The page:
BLOG:  IP Legal Freebies

A FEW TIPS re managing copyright, trademarks and intellectual property  [Please note, the postings on this blog are for informational purposes only and do not constitute legal advice]   ...follow and subscribe to this blog on wordpress

Entries in Copyright (99)


How does a Copyright help you?

Filing for copyright registration with The Copyright Office gives you more options for challenging someone who uses your work without your permission.  While registering your work is optional, you have a more powerful and solid claim for copyright infringement against someone if you have a copyright registration.

Even if you have given someone permission to sample or use your work in their own project, having your original work copyrighted (and your agreement in writing) is important for the same, simple reason that you will have a more solid copyright infringement claim.  For example, if the folks you are collaborating with go against their word or try to alter the terms of your agreement after the fact... a solid claim for copyright infringement can be a HUGE benefit.  (It’s pretty common to be happily collaborating together today and to fighting over rights and money tomorrow.)

The good news is that copyright registration is simple and inexpensive.  For details check out The Copyright Office’s website:


What do you do if someone is using your stuff on MySpace or YouTube?

Today, it is almost a given that STUFF you create will easily be copied and used by other people via the internet.  And the BETTER your STUFF is, the MORE LIKELY it is to be copied.   This applies to music, photographs, lyrics, poetry, trademarks and all varieties of creative stuff.

If you discover that your stuff is being used by someone else on their website, MySpace page or YouTube posting, it’s a good idea to contact the poacher and let them know that it’s YOUR STUFF they are using and let them know how you want them to treat your stuff.  The treatment you request can range from:

  • asking them to stop using your stuff and remove it from their site,
  • asking for credit for your stuff,
  • letting them how they can buy your stuff (if it’s for sale.)

The best case scenario is that you know the person using your stuff and can easily reach out to them to work out how and if you want your stuff used by them.  Most of the time however, you may not know the person… BUT don’t rush to attack them too violently… because, these poachers could become your NEWEST and BIGGEST fans.  For example, my mom who recently published a children’s storybook, is almost always able to make a sale to internet poachers who are using her stuff.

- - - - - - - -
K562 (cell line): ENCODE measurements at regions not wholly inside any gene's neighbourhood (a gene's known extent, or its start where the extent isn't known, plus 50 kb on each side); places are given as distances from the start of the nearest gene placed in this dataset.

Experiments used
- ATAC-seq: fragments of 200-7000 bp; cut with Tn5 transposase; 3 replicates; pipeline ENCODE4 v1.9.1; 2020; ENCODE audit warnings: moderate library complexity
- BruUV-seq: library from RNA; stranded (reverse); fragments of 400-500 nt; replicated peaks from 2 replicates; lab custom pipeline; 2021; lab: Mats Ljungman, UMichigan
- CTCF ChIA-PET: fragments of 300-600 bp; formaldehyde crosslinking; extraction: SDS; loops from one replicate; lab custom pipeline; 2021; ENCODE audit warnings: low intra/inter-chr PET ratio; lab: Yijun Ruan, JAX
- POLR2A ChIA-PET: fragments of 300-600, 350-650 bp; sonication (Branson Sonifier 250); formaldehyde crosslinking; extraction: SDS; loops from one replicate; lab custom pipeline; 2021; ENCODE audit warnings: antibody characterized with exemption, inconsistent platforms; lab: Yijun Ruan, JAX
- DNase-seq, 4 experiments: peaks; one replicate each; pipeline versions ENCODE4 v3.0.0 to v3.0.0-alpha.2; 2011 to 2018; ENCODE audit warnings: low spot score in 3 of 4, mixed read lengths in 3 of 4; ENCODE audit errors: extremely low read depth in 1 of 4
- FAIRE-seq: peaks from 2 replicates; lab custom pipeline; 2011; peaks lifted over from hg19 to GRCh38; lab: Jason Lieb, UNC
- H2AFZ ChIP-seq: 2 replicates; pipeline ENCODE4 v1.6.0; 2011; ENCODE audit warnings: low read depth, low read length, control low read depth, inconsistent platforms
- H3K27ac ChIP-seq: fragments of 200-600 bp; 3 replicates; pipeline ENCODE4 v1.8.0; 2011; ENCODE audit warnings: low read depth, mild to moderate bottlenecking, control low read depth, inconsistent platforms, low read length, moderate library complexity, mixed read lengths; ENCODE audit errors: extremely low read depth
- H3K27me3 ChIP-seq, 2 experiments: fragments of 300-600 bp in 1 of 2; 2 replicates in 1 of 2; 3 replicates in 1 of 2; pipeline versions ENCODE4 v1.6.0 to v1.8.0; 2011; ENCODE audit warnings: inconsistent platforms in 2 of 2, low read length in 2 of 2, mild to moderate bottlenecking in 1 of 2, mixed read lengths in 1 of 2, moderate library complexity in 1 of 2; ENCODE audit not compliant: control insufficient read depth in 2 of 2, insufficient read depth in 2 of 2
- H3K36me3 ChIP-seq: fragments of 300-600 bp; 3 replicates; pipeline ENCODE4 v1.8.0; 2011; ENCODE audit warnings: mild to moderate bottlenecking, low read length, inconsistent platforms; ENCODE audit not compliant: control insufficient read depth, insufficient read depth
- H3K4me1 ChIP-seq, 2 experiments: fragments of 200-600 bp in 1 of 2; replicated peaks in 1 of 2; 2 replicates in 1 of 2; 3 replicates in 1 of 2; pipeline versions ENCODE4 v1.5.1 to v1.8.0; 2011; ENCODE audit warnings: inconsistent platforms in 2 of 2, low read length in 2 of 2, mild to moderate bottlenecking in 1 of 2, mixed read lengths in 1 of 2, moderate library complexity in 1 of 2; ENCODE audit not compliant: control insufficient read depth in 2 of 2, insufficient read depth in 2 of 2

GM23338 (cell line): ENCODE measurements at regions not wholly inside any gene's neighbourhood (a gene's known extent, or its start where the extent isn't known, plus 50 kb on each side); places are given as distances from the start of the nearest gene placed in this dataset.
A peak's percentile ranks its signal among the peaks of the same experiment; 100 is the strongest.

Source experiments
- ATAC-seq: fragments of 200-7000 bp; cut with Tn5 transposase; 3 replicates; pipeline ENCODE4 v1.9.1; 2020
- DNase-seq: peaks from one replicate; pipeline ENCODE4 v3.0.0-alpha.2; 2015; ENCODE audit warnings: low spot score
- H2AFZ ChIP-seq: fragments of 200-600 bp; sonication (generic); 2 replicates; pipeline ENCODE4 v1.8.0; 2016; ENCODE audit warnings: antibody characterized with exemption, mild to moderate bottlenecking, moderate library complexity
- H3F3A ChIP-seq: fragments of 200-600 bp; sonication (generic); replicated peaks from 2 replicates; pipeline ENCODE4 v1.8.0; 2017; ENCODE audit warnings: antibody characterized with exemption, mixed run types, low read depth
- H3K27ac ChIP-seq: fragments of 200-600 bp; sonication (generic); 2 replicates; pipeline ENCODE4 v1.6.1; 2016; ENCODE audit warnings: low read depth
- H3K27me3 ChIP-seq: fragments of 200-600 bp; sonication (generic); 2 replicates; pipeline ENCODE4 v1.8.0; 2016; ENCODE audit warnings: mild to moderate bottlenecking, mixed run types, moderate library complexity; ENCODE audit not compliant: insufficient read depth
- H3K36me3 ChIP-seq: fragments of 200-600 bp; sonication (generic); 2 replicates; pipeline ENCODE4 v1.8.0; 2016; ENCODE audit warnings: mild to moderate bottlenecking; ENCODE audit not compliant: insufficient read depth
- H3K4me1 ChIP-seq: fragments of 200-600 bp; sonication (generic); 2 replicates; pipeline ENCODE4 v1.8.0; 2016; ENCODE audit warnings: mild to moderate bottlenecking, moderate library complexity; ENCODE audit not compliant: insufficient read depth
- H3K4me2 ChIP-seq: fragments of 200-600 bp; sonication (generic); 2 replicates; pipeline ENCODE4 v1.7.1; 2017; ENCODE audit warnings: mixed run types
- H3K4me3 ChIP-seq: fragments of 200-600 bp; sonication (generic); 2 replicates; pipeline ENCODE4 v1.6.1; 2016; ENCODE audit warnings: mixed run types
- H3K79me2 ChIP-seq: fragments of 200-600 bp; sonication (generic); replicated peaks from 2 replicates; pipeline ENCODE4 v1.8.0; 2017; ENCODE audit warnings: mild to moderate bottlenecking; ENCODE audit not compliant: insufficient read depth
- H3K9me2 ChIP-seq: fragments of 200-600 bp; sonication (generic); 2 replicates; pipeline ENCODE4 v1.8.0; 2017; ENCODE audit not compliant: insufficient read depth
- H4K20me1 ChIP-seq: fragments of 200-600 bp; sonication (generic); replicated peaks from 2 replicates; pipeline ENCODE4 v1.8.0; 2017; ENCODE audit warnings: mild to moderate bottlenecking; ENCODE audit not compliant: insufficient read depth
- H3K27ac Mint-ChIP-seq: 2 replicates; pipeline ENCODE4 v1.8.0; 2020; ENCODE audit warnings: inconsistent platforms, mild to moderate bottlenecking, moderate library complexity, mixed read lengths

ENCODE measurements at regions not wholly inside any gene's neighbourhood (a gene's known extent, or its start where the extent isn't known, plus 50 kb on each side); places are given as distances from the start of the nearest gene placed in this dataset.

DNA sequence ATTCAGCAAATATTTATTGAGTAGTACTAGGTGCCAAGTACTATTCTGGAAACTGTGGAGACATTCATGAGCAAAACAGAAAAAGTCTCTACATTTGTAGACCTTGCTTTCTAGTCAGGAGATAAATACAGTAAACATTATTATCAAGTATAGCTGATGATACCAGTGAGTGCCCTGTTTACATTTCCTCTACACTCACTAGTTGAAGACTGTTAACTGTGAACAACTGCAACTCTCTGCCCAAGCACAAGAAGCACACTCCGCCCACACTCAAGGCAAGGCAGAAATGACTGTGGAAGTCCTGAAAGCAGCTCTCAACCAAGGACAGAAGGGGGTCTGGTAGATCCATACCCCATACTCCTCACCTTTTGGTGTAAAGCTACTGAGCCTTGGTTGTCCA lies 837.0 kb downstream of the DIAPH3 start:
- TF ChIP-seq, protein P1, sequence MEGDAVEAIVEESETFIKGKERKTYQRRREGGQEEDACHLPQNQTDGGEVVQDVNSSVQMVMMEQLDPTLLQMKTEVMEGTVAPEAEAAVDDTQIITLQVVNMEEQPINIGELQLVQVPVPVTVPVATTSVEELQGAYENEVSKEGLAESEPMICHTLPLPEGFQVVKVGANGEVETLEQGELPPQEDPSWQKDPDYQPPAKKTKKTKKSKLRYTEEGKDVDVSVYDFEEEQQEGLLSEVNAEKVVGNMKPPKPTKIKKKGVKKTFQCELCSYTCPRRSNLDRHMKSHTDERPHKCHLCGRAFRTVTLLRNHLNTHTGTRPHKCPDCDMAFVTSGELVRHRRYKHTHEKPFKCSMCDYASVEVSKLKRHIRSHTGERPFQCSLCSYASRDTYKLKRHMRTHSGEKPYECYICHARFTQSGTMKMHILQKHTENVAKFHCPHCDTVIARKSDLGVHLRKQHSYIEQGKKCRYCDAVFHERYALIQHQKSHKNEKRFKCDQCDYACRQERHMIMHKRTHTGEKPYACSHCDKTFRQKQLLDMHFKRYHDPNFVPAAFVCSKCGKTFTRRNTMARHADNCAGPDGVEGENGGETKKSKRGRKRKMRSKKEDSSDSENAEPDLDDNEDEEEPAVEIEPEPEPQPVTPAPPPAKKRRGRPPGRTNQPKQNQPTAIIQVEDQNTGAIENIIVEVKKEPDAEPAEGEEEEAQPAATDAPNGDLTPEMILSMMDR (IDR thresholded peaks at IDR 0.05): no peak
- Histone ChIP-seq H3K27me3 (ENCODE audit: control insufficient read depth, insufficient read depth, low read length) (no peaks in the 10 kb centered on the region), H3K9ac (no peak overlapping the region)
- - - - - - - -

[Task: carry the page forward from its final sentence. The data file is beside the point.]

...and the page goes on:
The worst case scenario is that the poacher ignores your attempts to contact them and continues using your stuff.  If this happens, look through the ‘Terms of Service’ for the host website and follow the instructions it gives for notifying them of illegal use of copyrighted or trademarked property.  To find the relevant Terms of Service, run an internet search on the hosting website’s Terms of Service.  (for example: ‘MySpace Terms of Service’)

Be diligent and keep tabs on how and who is using your stuff!!

-Vanessa Kaster


How do musicians get paid when their music is played on Pandora or Sirius Radio?

Musicians MUST REGISTER with SoundExchange in order to get paid royalties from digital performances.  Digital performances include having songs played on Pandora or Sirius Radio.  I know that you might think that being registered with ASCAP, BMI or SESAC covers this, but it doesn’t.  Separate registration with SoundExchange is required to collect royalties when your music is played on digital and satellite music providers.

SoundExchange pays royalties to performers and copyright owners.  If you own your own track and play on it, then you get paid twice.

The only catch is that Musicians, performers and copyright owners must be proactive in registering with SoundExchange to collect their money.

-->Register with SoundExchange -->

p.s. if you haven’t already submitted your music to Pandora or Sirius Radio here is the contact info for that too.

-Vanessa Kaster


Track the pulse of your online presence (ie monitor your copyright, trademark and intellectual property) with free Google Alerts

Using  a ‘Google Alert’ is an easy way to monitor how your music, business name or storybook title (ie your copyright, trademark and intellectual property) are being used or written about on the internet.  Google Alerts are FREE and help track the pulse of your online presence.

Setting up a Google Alert is simple.  Click on and enter the name of your song, album, business, or storybook as the search term.   Putting your search term in quotation marks is a good way to refine the search results.  Additionally, a string of search terms can be used to further refine the results.  For example enter the search term as:  ‘album name’ and ‘your name’.

Tracking the pulse of your online presence helps you develop your fan base, keep tabs on reviews of your work and notify you if and how other folks are using your work.

-Vanessa Kaster

Page 1 ... 16 17 18 19 20